Movie Reviews

Movie Review: ‘Sausage Party’


After writing and producing hilarious, raunch-filled comedies like Pineapple Express and This is the End, Seth Rogen and Evan Goldberg are back with Sausage Party, an R-rated CG-animated story about sentient grocery store items that long to be “chosen” and taken to the “great beyond” that lies outside the walls of the supermarket. The film’s bright colors and goofy character designs may look suspiciously like something that Dreamworks or Pixar would have cooked up, but the script (co-written by Rogen, Goldberg, Ariel Shaffer and Kyle Hunter) is stuffed to the gills with an exhausting amount of adult content that will be guaranteed to offend just about everyone.

Sausage Party establishes its tone immediately, opening with a cheery Alan Menken number that quickly devolves into a barrage of F-bombs and features a goose-stepping bottle of sauerkraut with a Hitler mustache who threatens to “exterminate the juice.” We’re then introduced to Frank (Rogen), a sausage whose only desire is to get inside a bun – in this case, the sweet and shapely Brenda (Kristen Wiig), whose package resides next to Frank’s on a massive 4th of July display. When they’re both selected by one of the “gods” (humans who shop in the store), it seems like Frank and Brenda will finally be together – until a jar of honey mustard (Danny McBride), recently returned by a customer, tries to warn them of the true horrors that await outside and then hurls himself out of the shopping cart to his death on the floor below.

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In the ensuing chaos (which resembles a battle scene from Saving Private Ryan, where a mangled can of soup frantically tries to stuff its noodles back into its body), Frank and Brenda are separated from their packages, forced to wander the aisles while listening to a bagel (Edward Norton, doing a spot-on Woody Allen impression) argue over territory with a lavash wrap (David Krumholz) who dreams of the 72 bottles of extra-virgin olive oil awaiting him in the Great Beyond. And just in case these exaggerated stereotypes aren’t enough, keep an eye out for a box of grits (Craig Robinson) harboring a nasty hatred of crackers, and a sleepy-eyed bottle of tequila with a sombrero and a thick Mexican accent.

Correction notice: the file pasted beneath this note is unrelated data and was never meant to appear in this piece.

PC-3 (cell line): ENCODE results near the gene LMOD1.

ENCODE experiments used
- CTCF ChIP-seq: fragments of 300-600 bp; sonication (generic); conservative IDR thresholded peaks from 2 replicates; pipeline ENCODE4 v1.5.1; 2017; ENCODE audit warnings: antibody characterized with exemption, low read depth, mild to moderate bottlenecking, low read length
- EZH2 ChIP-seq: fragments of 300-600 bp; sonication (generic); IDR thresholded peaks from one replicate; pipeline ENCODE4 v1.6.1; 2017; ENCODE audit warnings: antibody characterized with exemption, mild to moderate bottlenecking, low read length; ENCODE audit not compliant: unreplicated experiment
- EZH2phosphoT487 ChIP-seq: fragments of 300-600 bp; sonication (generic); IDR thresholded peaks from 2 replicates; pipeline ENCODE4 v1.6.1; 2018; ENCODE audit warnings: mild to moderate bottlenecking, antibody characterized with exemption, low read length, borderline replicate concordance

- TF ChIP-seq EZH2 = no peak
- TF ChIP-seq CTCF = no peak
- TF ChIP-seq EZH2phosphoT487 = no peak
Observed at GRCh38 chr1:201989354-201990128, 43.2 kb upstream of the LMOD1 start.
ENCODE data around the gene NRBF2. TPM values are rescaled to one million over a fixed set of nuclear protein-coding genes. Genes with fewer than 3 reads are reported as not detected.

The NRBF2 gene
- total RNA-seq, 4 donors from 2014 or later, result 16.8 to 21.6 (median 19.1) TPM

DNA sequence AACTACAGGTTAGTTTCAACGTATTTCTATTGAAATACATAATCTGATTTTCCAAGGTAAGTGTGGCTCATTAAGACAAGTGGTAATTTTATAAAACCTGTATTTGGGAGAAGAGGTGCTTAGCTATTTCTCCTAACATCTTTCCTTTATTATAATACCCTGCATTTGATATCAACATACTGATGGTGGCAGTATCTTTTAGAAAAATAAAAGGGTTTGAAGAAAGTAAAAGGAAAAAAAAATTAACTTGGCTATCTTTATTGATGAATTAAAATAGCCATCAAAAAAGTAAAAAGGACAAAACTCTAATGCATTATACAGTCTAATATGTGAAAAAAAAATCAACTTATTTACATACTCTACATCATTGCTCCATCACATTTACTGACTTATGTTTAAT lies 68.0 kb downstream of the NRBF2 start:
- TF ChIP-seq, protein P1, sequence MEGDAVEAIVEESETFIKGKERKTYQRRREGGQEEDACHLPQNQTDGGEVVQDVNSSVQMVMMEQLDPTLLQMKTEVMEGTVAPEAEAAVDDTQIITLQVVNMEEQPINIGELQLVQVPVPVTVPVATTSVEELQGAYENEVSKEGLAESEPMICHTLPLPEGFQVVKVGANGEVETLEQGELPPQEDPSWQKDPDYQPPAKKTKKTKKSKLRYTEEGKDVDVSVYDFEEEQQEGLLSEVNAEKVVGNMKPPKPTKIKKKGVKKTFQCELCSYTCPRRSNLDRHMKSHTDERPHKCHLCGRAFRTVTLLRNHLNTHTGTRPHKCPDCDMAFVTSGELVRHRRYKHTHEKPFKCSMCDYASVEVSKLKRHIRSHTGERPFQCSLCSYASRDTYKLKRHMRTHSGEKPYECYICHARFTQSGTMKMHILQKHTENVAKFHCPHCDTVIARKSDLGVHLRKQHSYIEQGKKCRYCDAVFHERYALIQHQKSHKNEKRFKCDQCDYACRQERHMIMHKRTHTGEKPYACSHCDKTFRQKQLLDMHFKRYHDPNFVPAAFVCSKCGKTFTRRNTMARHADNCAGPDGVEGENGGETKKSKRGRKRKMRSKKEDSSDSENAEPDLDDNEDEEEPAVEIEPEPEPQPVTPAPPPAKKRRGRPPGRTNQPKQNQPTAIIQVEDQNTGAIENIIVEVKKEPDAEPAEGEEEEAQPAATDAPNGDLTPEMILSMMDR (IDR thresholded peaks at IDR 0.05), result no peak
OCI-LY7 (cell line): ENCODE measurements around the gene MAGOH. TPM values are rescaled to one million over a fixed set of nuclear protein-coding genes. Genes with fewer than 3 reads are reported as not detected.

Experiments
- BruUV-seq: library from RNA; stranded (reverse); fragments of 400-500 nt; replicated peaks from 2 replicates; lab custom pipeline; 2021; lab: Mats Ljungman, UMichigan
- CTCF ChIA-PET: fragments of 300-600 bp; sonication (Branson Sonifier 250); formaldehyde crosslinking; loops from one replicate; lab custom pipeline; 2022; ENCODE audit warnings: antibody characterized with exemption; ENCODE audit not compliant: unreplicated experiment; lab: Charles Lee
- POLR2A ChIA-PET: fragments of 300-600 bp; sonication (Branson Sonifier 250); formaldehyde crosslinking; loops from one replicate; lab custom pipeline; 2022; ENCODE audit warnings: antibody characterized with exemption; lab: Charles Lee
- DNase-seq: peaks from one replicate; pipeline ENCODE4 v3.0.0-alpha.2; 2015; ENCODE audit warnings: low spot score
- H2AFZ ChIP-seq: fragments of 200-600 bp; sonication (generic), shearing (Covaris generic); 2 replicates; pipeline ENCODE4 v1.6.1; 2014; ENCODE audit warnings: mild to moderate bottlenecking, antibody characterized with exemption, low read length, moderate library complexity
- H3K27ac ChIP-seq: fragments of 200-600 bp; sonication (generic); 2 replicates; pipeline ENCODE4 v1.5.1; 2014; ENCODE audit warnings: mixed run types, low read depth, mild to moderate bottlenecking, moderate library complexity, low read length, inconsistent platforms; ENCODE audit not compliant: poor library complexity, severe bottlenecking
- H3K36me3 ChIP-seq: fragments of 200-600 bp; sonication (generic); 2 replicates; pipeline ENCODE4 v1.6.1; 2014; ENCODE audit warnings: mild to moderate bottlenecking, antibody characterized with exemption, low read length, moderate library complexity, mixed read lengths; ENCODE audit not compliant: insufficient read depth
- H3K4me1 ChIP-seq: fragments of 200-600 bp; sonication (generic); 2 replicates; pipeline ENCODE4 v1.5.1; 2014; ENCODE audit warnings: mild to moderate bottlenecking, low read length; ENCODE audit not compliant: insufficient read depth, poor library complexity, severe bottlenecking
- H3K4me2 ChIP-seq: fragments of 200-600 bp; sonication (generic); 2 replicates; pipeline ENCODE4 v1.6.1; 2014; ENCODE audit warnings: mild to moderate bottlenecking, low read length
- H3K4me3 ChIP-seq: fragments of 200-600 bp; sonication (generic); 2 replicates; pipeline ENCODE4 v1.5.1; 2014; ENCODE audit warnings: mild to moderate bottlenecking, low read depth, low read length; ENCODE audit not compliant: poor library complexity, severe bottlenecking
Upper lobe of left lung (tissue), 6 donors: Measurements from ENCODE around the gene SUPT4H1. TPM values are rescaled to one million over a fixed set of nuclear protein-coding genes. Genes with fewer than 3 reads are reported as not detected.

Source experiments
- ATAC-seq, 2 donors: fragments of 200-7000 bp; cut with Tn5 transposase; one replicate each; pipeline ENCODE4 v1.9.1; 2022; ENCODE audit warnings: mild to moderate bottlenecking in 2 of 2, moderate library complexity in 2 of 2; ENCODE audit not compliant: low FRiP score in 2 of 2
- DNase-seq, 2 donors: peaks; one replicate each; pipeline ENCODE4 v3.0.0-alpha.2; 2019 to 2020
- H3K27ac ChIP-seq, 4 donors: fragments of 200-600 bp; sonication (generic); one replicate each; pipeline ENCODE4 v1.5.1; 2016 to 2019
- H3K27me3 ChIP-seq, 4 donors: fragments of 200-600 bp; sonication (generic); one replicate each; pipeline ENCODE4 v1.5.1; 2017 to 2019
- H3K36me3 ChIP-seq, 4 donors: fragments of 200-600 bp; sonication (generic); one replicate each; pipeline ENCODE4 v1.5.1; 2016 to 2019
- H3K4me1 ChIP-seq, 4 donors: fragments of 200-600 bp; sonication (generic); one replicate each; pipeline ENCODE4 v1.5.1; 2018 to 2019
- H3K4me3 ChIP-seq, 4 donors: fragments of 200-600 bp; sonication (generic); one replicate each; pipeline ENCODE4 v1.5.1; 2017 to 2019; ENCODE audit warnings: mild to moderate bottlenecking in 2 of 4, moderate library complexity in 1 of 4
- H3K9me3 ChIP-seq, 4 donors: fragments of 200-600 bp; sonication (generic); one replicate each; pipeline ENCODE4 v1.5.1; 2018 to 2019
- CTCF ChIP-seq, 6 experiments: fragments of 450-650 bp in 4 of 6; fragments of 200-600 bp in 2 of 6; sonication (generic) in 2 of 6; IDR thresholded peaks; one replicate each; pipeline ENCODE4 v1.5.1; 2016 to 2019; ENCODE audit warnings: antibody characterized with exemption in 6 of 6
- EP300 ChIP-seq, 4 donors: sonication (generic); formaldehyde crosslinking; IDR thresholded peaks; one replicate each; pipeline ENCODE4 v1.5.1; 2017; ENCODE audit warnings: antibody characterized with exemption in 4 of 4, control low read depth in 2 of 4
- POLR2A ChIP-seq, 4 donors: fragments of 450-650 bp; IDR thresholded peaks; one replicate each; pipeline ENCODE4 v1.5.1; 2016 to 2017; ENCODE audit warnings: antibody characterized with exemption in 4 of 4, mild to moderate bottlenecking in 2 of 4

There’s plenty about Sausage Party that doesn’t work, as the film seems intent on constantly reminding the audience of its R-rating by peppering in an unnecessary amount of vulgarity that rarely manages to be generate laughs. But when the film stops trying so hard, it boasts some truly standout moments, including a perfectly timed reference to an iconic rock musician and an homage to Terminator 2 that elicited a round of applause from our theater. Also worth mentioning is Nick Kroll’s brilliant performance as the film’s primary villain: a swaggering, roided-out douche, both literally and figuratively.

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Buried deep within Sausage Party‘s nonstop swearing and perpetual fascination with sex between food items also lies an interesting, if not fully realized, question about the merits of blindly following one’s faith. When Frank discovers the truth about the “gods,” he tries to warn his fellow grocery store residents, but even when presented with unequivocal proof, they refuse to even consider the idea that story they’ve been telling themselves for so long might actually be a lie – believing in “happy thoughts,” even in the face of overwhelming evidence to the contrary (not to mention dire consequences) seems much easier than being faced with difficult questions about the true nature of the world. Unfortunately, this concept isn’t really explored beyond surface level, leaving the whole idea feeling a bit half-baked. There’s also a tepid message about being respectful of everyone’s beliefs, even when they differ from your own, but it’s not really given enough weight to be effective because the film is far more interested in getting back to the profanity.

Even when Sausage Party misses the mark, there’s no denying that it’s Rogen and Goldberg’s most ambitious effort yet. Working in a new medium has obviously stoked their creative fire, and there are moments in this film that are among the most outrageous I’ve ever seen on a theater screen. Spectacularly offensive and undeniably funny, it’s unlike any animated film you’ve ever experienced, and when it finally reaches the third-act climax (trust me, that’s the best possible descriptor) you’ll have no idea whether to laugh or cringe, and those images will stick with you long after the credits roll.

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